Monday, January 15, 2018

Industar 61 L/D

We made a trip down to the river so Cate could collect some shells and the dog could run off some energy.  I took along my FED 3 with the Industar 61 L/D lens.  The camera performed well; the lens not so much.
    I cleaned and greased the helical and checked the infinity focus which seemed perfect. There is a little play between the lens and the camera's lens mount, though it doesn't seem enough to be a problem.
    Some of the river shots turned out ok, but the full enlargements don't show the crisp sharpness of my other FED and Industar lenses.  The Industar 61 L/D has a good reputation, but that doesn't seem to have rubbed off on my example.  I may try to find another.

Saturday, January 13, 2018

Thursday, January 11, 2018


My Pentax K1000 came to me in poor shape.  I was able to revive it enough to shoot a roll of film, and then I put it aside for a long while.  There was still a small issue with the lens, and the through-the-lens meter looked dead.   Yesterday, I decided to take another look at the camera.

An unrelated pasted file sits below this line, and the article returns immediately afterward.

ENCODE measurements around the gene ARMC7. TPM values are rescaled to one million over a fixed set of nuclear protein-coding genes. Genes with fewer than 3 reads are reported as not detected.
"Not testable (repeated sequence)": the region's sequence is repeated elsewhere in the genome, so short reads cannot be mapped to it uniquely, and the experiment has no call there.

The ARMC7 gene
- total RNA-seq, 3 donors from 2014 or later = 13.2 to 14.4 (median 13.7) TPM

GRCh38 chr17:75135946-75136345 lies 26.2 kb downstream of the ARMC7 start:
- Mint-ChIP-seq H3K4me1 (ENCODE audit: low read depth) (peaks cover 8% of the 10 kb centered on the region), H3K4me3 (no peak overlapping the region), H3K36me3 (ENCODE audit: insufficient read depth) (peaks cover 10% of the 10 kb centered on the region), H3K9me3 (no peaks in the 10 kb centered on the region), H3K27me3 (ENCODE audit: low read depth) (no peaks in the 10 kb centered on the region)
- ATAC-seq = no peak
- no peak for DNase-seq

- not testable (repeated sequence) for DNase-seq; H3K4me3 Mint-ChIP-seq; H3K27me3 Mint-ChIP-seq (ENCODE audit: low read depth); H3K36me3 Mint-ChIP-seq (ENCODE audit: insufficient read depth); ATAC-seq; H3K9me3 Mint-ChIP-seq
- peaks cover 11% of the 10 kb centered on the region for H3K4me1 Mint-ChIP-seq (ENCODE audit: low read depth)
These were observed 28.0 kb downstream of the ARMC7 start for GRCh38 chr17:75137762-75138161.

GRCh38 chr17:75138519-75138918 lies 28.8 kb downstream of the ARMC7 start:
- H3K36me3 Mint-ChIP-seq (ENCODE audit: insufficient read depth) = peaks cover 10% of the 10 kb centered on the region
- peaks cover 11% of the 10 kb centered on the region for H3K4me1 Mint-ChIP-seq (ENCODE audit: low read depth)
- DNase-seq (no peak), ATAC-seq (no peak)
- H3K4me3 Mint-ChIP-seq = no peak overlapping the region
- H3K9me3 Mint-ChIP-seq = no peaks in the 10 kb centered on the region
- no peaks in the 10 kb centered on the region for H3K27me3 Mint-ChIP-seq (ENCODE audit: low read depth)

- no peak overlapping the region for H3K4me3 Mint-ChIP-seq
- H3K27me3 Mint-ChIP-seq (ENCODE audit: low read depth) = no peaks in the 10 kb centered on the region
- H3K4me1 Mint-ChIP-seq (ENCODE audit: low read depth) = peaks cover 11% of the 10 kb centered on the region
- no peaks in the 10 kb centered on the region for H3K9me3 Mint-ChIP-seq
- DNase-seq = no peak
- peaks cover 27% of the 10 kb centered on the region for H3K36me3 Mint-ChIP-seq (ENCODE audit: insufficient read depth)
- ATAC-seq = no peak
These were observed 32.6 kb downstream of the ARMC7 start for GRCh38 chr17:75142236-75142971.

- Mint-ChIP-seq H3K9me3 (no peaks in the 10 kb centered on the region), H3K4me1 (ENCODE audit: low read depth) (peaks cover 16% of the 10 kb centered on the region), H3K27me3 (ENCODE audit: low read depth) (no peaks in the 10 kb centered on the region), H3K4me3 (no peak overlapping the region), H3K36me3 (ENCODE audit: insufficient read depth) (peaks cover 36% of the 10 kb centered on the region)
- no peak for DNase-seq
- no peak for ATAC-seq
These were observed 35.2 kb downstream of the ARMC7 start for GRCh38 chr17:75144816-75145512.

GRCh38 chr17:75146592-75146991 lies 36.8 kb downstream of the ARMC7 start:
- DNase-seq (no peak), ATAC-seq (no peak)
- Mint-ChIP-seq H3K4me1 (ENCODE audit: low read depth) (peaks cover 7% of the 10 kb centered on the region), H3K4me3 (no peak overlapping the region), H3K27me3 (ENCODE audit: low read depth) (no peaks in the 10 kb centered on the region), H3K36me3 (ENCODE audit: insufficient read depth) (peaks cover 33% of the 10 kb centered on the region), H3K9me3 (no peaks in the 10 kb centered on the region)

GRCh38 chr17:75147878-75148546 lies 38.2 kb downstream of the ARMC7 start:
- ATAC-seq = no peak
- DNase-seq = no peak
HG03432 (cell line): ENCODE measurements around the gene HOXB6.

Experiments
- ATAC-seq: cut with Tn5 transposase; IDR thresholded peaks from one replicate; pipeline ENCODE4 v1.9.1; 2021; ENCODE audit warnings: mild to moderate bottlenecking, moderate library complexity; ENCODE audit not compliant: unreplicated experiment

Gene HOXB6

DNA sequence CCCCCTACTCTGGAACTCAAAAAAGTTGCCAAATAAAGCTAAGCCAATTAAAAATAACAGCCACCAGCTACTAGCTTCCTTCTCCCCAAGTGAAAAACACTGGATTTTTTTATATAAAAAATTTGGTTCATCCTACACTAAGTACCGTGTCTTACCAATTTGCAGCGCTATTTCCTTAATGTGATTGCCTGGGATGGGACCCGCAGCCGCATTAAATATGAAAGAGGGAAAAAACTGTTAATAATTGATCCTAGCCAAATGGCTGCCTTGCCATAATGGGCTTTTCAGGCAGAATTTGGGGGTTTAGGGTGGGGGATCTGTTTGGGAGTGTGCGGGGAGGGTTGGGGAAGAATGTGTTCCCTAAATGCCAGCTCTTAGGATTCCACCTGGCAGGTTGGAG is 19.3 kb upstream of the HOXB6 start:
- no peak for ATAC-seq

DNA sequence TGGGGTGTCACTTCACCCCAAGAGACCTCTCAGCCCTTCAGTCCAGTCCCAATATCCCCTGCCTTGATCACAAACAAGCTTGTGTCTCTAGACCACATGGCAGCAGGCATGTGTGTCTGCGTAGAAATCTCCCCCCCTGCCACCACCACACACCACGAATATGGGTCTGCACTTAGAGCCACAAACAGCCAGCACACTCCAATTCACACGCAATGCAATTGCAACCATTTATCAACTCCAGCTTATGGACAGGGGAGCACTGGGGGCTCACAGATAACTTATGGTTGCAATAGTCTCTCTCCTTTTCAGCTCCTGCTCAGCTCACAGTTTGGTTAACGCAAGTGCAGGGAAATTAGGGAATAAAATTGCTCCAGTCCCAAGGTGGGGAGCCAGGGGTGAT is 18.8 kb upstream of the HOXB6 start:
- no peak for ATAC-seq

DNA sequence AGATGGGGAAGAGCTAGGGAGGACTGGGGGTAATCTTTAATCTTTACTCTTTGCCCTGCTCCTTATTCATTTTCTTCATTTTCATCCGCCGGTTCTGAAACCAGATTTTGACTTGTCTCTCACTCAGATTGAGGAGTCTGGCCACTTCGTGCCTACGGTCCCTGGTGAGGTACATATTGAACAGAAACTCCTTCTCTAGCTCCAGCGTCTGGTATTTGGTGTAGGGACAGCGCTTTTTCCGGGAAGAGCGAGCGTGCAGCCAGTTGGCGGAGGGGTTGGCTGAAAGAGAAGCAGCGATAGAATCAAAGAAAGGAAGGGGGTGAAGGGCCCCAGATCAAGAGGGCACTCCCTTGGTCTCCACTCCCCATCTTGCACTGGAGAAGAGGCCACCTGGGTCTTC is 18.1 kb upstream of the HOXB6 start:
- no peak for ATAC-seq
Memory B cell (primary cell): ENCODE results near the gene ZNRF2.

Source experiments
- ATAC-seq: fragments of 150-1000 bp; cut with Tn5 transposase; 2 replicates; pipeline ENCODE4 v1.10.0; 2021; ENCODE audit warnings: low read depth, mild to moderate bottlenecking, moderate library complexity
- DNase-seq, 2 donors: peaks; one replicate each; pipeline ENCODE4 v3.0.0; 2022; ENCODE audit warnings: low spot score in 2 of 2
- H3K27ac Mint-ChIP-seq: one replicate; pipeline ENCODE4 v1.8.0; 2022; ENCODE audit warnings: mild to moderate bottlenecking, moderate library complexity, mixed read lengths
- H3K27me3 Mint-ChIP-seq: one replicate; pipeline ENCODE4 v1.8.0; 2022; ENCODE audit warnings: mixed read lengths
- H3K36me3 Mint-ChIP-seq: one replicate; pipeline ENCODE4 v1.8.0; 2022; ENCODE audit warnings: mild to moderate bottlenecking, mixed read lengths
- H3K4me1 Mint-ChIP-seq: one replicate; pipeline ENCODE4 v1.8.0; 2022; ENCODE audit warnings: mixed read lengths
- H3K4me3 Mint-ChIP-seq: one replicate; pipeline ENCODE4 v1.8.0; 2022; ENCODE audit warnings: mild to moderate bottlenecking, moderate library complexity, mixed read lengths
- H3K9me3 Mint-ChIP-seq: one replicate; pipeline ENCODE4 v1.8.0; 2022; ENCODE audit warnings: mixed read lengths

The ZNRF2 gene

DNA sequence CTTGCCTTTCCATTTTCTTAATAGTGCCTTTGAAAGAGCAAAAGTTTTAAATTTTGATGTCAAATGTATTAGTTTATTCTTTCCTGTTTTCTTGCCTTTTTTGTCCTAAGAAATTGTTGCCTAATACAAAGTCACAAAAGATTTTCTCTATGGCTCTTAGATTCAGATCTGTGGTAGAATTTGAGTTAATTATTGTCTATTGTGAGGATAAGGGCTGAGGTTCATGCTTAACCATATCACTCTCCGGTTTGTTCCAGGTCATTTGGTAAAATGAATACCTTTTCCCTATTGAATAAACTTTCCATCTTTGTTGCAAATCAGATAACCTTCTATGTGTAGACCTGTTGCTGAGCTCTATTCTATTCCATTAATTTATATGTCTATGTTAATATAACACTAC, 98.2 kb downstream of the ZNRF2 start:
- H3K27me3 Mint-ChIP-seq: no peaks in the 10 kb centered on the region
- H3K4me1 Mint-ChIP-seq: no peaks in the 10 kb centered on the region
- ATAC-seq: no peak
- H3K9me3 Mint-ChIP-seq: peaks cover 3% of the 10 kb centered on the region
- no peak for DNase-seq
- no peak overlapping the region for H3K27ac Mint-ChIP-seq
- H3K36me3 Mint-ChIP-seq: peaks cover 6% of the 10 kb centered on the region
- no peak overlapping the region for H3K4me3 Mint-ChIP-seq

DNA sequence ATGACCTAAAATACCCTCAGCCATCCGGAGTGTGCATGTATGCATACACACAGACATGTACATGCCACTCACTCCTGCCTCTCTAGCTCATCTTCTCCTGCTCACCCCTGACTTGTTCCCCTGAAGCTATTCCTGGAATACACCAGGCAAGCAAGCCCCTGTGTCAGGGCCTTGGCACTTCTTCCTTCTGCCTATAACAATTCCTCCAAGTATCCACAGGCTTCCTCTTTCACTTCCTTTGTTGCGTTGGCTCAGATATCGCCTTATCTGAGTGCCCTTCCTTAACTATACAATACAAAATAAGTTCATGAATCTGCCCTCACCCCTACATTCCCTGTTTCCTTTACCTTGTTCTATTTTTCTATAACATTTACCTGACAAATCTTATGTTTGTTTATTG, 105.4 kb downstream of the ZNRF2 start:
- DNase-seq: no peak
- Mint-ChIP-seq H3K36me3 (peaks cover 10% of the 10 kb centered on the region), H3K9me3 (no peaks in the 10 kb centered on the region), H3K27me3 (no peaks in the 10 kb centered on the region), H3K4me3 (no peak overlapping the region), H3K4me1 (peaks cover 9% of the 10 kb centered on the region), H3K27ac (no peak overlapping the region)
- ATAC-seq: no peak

The 50mm f-2 Pentax-M lens was clean and sharp, but the rubber focus ring was loose and slipped at either end of the scale.  Looking at the lens more closely I saw that the rubber focus ring could be lifted up and off with a small screwdriver.  A couple drops of glue solved the slippage issue.
     The light meter problem was also easily diagnosed.  Removing three screws allows the camera's bottom plate to come off.  Taking out three more little screws frees the battery compartment.  Not unexpectedly, the wire to the battery holder was corroded and disconnected.  Splicing in an extension to reconnect the wire to the bottom of the battery compartment seemed an intimidating task because of the tiny diameter of the wires.  Really nothing to lose, however, so I screwed up my courage, picked up a little Weller soldering kit at ACE Hardware and tackled the job.
     Stripping the tiny wires is tricky.  If you try to use a knife or a wire stripper, the likely result is that the tiny wires will be destroyed.  It turns out, however, that you can just use a lit match to burn off the insulation.  I took a short piece of small-diameter wire from an old video card and joined it with my solder gun to the battery holder and the stub of wire from the camera body.  My soldering won't win me any ribbons at the county fair, but it was good enough to bring the meter back to life.

I like the uncluttered view through the K1000 finder, and the meter seems to give me the exposure I am looking for better than some of my more sophisticated cameras.  I only have a couple of normal K-mount lenses at this point as I gave away my previous K1000 kit with the wide-angle and telephoto lenses.  I guess I'll see if I can find a couple more lenses.  Even if I decide against keeping the K1000, I could use the lenses with the nice little Pentax ME which is just one step from being fully restored.